Former Strasberg student Michael Imperioli returned to Strasberg for an informal talk with our students in NYC. He was great – genuine and articulate. WPIX in NY did a segment on it. Michael also agreed to let us put the entire discussion on-line. I will give you all a link as soon as we put it up. For now enjoy this shorter piece.

Published in: on November 10, 2009 at 12:55 pm  Comments (1)  
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KNBC interview coming online soon

For those in Los Angeles, keep your eye out for an interview my mother and I did with Cary Berglund for KNBC-TV that will be airing on Channel 4 tomorrow, Tuesday, November 10th in the 5.00pm news hour.

I was teaching a group of students while Cary watched – a delightful man who was very interested in how our students were working. As soon as I can get it online, I will post it here.

Published in: on November 9, 2009 at 4:33 pm  Leave a Comment  
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Namaste

I have been off the blog for a few weeks, but I am back if bit exhausted. I was traveling to New York where we just announced our plans to open a new branch of the Lee Strasberg Institute :

The Lee Strasberg Theatre and Film Institute -India

The school is planned to open in June of next year in Mumbai. I am very excited to be working with Rahuul Rawail, a prominent Indian film director, and Ahmed Ahsan who will be collaborating with us to provide training at the same level as we offer in New York and Los Angeles.

This is an exciting step for us at Strasberg, where we have a chance to share my father’s work with the vibrant and active creative community that calls Bollywood home. Our work always starts with the human being, and in that way the acting work is universal. I believe that the actors there are hungry for the best training in the world, and at the same time our community can be enriched by the incredible experience and texture of Indian culture.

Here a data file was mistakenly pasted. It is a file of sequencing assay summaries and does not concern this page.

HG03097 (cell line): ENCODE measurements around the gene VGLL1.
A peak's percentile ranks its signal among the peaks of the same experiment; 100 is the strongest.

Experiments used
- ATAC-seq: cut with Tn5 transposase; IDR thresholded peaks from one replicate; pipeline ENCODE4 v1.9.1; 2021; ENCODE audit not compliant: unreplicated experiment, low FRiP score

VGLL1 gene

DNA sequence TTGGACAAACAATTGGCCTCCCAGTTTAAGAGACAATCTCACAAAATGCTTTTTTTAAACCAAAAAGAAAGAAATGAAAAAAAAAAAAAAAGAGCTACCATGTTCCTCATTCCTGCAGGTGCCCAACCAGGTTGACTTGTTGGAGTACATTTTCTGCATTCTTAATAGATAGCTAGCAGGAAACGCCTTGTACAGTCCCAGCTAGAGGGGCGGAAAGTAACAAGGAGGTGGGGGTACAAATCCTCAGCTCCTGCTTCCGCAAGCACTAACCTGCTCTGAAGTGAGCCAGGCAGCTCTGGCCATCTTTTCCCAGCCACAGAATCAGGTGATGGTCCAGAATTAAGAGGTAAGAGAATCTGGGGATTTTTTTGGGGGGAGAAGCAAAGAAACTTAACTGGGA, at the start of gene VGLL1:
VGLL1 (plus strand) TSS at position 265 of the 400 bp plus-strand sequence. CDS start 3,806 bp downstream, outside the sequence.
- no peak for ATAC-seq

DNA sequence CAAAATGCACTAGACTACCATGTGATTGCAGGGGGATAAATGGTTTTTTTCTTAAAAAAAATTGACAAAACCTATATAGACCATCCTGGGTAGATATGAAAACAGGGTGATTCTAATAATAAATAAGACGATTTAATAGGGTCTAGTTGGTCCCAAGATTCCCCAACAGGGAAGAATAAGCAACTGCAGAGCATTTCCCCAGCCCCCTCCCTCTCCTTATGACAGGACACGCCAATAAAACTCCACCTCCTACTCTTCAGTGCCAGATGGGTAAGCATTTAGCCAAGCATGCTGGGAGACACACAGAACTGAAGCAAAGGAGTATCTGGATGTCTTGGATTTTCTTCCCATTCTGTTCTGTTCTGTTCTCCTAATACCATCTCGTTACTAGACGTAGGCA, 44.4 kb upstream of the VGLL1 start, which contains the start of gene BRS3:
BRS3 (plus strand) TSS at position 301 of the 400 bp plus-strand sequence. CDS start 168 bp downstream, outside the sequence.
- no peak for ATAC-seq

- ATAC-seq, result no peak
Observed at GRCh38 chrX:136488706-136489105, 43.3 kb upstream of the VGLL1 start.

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(Left to Right) Rahuul Rawail, Ahmed Ahsan, and David Lee Strasberg announcing the launch of The Lee Strasberg Theatre & Film Institute - India

Ahmed and Rahuul have worked diligently with me and with our President, Victoria Krane, to make this new school a reality. Now comes the fun part, as we put the foundation in place for a world-class institute worthy of my father and the actors who will be coming to us to pursue their dream.

I am excited to get there next year and begin to interact with so many talented actors, and I will surely share more information as it develops.

Published in: on June 29, 2009 at 1:46 pm  Comments (8)  
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Lots going on!

There is so much going on at the school right now I have had little time to blog. I was in New York and the place was humming. Students who had made it through the auditions were planning their production work for next fall already.

Oscar-winner Marcia Gay Harden returned to the Institute to speak with our students. She had the whole audience enthralled. All in all, the energy in NY is like no other place on earth. It is a rush every time I am there (and pretty good all-you-can-eat Sushi doesn’t hurt either!).

Here in LA, there is also plenty going on. I will be teaching as part of a Summer Intensive program for 6 weeks, starting July 13 and going through August 21- I am going to work my actors really hard and shake it up. You can’t get too complacent as an actor – or a human being for that matter.